Fund accounting

Eliminating the Nonprofit Board’s Addiction to Micromanaging

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Eliminating the Nonprofit Board’s Addiction to Micromanaging

By: Eugene Fram

Micromanaging is the DNA of many nonprofit boards. It all starts with the community model culture of start-up periods. Board members have to assume staff roles to drive the nonprofit operations. But it often continues long after an adequate staff is in place. By habit, the board still focuses on operational details—also known as “reviewing the weeds.”  I recently observed a board that was making a policy decision about the change in timing of an annual development event.   Once the decision was made, the directors continued a “weed type” discussion about about table locations, invitations and other issues that were in the job of management to implement. The nonprofit is about 50 years old and has a budget of $10 Million with a 100 person staff. (more…)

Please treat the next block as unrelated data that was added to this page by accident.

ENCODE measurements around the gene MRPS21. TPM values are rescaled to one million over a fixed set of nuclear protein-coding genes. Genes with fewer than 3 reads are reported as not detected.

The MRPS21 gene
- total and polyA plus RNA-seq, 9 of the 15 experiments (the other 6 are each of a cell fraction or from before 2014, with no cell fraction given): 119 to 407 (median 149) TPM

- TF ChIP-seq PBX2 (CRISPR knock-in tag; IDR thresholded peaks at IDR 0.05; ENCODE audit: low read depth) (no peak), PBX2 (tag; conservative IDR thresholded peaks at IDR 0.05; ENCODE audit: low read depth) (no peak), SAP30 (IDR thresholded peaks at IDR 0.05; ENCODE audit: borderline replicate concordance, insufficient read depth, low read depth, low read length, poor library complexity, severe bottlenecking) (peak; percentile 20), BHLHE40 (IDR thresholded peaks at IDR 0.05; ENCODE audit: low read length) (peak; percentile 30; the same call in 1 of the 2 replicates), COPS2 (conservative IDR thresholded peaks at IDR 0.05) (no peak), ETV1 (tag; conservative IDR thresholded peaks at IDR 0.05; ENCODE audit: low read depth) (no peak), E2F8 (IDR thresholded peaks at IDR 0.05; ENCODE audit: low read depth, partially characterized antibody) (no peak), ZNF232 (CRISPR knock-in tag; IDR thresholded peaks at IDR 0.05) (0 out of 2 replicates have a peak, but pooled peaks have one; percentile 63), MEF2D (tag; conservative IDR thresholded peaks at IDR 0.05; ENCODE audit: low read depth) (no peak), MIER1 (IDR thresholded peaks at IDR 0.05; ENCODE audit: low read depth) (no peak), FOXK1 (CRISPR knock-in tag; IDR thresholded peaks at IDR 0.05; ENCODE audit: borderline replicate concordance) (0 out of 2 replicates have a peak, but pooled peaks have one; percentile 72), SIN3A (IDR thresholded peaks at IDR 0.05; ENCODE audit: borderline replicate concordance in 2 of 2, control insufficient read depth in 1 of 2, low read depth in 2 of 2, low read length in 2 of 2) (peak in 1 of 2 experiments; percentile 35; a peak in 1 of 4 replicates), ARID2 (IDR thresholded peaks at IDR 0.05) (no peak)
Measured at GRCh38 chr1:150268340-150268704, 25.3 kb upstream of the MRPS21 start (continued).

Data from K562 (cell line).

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The Outside Advisory Board: Boon or Bother to Nonprofit CEOs?

The Outside Advisory Board: Boon or Bother to Nonprofit CEOs?

By: Eugene Fram

I have established or served on a number of nonprofit outside advisory boards. As a result I strongly recommend their usefulness to nonprofit CEOs. The counsel provided by a group of unaffiliated members of the community or industry will, in my opinion, complement the existing board, helping to deliver services or products to clients with greater effect. The objective of assembling such a body would be to seek advice and expertise regarding a current major project or issue and/or to provide ongoing support and guidance to the CEO. Advisory board members have no legal responsibilities, nor have authority to require the elected board or staff to act on its advice. However, when advice is not followed, the CEO has a professional responsibility to show how the suggestions were seriously considered and to carefully report on what had transpired in making the decision process. Too many useful volunteers become disillusioned with advisory committees when this step is omitted. (more…)

Mismanagement Causes Huge Agency Failure—A Word To The Wise Nonprofit?

Mismanagement Causes Huge Agency Failure—A Word To The Wise Nonprofit?

By Eugene Fram